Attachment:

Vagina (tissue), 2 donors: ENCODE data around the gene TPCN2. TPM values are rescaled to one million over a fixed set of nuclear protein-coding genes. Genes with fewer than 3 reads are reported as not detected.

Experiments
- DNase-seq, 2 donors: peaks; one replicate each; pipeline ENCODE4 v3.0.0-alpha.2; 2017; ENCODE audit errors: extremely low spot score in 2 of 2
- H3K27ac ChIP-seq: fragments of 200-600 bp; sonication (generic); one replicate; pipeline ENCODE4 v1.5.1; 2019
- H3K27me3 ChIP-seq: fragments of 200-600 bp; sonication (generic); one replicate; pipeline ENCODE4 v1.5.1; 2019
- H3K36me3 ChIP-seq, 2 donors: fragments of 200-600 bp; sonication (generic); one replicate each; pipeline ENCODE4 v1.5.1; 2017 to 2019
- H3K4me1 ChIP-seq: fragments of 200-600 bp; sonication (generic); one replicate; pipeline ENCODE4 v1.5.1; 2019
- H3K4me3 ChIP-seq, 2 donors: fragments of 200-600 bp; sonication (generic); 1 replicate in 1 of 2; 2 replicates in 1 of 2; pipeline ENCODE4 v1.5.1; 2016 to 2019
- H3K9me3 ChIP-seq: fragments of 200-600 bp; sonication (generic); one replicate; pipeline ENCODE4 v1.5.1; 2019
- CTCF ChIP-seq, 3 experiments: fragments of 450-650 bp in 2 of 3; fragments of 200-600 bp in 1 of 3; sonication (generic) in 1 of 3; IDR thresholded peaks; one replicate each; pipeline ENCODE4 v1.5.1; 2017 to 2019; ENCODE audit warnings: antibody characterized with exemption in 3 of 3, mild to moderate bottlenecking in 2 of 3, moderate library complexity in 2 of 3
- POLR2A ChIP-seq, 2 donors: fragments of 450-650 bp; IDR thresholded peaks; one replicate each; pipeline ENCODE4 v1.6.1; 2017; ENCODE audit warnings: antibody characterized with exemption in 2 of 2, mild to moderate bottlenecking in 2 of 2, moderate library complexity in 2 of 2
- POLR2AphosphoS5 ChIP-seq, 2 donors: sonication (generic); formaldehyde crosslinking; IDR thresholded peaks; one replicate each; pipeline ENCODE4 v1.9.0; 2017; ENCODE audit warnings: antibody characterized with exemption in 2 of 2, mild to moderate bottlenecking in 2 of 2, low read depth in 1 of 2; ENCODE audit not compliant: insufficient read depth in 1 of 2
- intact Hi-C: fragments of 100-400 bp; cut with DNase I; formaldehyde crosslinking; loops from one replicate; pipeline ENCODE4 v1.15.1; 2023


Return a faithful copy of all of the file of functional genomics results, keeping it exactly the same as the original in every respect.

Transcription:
Vagina (tissue), 2 donors: ENCODE data around the gene TPCN2. TPM values are rescaled to one million over a fixed set of nuclear protein-coding genes. Genes with fewer than 3 reads are reported as not detected.

Experiments
- DNase-seq, 2 donors: peaks; one replicate each; pipeline ENCODE4 v3.0.0-alpha.2; 2017; ENCODE audit errors: extremely low spot score in 2 of 2
- H3K27ac ChIP-seq: fragments of 200-600 bp; sonication (generic); one replicate; pipeline ENCODE4 v1.5.1; 2019
- H3K27me3 ChIP-seq: fragments of 200-600 bp; sonication (generic); one replicate; pipeline ENCODE4 v1.5.1; 2019
- H3K36me3 ChIP-seq, 2 donors: fragments of 200-600 bp; sonication (generic); one replicate each; pipeline ENCODE4 v1.5.1; 2017 to 2019
- H3K4me1 ChIP-seq: fragments of 200-600 bp; sonication (generic); one replicate; pipeline ENCODE4 v1.5.1; 2019
- H3K4me3 ChIP-seq, 2 donors: fragments of 200-600 bp; sonication (generic); 1 replicate in 1 of 2; 2 replicates in 1 of 2; pipeline ENCODE4 v1.5.1; 2016 to 2019
- H3K9me3 ChIP-seq: fragments of 200-600 bp; sonication (generic); one replicate; pipeline ENCODE4 v1.5.1; 2019
- CTCF ChIP-seq, 3 experiments: fragments of 450-650 bp in 2 of 3; fragments of 200-600 bp in 1 of 3; sonication (generic) in 1 of 3; IDR thresholded peaks; one replicate each; pipeline ENCODE4 v1.5.1; 2017 to 2019; ENCODE audit warnings: antibody characterized with exemption in 3 of 3, mild to moderate bottlenecking in 2 of 3, moderate library complexity in 2 of 3
- POLR2A ChIP-seq, 2 donors: fragments of 450-650 bp; IDR thresholded peaks; one replicate each; pipeline ENCODE4 v1.6.1; 2017; ENCODE audit warnings: antibody characterized with exemption in 2 of 2, mild to moderate bottlenecking in 2 of 2, moderate library complexity in 2 of 2
- POLR2AphosphoS5 ChIP-seq, 2 donors: sonication (generic); formaldehyde crosslinking; IDR thresholded peaks; one replicate each; pipeline ENCODE4 v1.9.0; 2017; ENCODE audit warnings: antibody characterized with exemption in 2 of 2, mild to moderate bottlenecking in 2 of 2, low read depth in 1 of 2; ENCODE audit not compliant: insufficient read depth in 1 of 2
- intact Hi-C: fragments of 100-400 bp; cut with DNase I; formaldehyde crosslinking; loops from one replicate; pipeline ENCODE4 v1.15.1; 2023